Here's Why the World Is Worse Off For the Loss Of Roger Rees
If you know the name Roger Rees, you were most likely hit hard by the news of his passing this weekend. The 71-year-old actor died this weekend after what is said to be a brief battle with cancer. If you’re not familiar with the name, that’s okay. It wasn’t a household one. But it was an important one, a distressingly talented one. And one that will be sorely missed by lovers of impossibly smart, endlessly charismatic actors and humans in general.
Chances are good that you recognize Rees from his run on Cheers, as the top quasi-villainous point on that Sam/Rebecca triangle, the tycoon to end all tycoons, and, on occasion, the absolute king of mind games.
In fact, though Rees’ Robin Colcord only appeared in 18 of the show’s 270+ episodes, he was an integral part of Cheers. He was the only male lead who could hold a candle to, or regularly outshine, Ted Danson’s alpha-dog; and the character’s ambition, language, and misadventure helped sell the concept of a Frasier spin-off better than the Frasier character itself.
Though Cheers was only barely the very tip of the Roger Rees career iceberg. Maybe you youngins never even watched the show, but knew and loved him as the mustache twirling Sheriff of Rottingham in Mel Brooks’ Robin Hood: Men In Tights.
Or maybe as the somehow even more pompous Lord Marbury on West Wing.
Actually, film and TV only scratched his surface. Roger Rees was a theatre legend, having starred in the TV and stage versions of Nicholas Nickelby, winning a Tony for the latter and our hearts for the former.
He was and will always be the teacher we all wish we had— or if we’re lucky, who will forever remind us of that one great teacher we DID have.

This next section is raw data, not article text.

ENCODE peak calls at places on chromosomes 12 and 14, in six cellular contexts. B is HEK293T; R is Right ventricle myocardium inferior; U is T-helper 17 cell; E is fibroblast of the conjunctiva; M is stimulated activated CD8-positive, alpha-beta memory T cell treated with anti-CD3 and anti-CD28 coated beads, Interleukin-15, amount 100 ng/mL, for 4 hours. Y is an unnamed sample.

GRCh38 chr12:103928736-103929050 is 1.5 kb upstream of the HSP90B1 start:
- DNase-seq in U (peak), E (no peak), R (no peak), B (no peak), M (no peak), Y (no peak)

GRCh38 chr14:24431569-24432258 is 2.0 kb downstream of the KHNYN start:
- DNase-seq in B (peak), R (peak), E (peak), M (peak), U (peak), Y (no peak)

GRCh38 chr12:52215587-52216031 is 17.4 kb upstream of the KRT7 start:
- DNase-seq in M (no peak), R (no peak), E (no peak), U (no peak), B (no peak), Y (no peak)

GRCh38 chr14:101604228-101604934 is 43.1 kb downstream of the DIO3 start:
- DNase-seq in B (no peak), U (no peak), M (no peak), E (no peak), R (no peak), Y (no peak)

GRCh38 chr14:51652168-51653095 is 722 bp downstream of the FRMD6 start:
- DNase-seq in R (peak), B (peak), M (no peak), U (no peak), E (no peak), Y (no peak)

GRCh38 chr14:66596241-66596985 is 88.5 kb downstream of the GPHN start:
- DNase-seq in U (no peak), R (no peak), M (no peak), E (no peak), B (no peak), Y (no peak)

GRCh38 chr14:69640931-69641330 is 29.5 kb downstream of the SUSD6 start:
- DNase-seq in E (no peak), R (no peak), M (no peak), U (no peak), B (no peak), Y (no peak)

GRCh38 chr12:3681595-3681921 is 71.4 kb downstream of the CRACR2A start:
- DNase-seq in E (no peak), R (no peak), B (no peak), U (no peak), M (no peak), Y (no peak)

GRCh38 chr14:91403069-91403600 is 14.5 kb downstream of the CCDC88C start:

He was the leader of the only good storyline in that horrendous 1999 A Midsummer Night’s Dream.
His one man show, What You Will, is— from what I’ve heard— one of the greatest pieces of theatre to hit the stage in recent years. It has spent the last seven years at the top of my personal entertainment bucket list.
The man did everything. Most recently, he was the long-running occasional antagonist of SyFy’s Warehouse 13. And whether you watched that show or not (I’m guessing not), the man gave AMAZING villain face.
No matter what you knew Rees from, if you knew him at all, you must have loved him. From PBS to the Royal Shakespeare Company to the goddamn SyFy Channel, the man brought his best to everything he did, and— impressively and so enviably— always looked to be having just the most fun. With Everything. No matter what the project, I have never watched a moment of his performance and felt he was even close to phoning anything in. And maybe he was just good at pretending, but I honestly don’t think that was it. I think he was just the best. And always gave his best. And by committing his full incredible self, made everything he did better.
He will be missed by everyone who admires and appreciates perfection incarnate.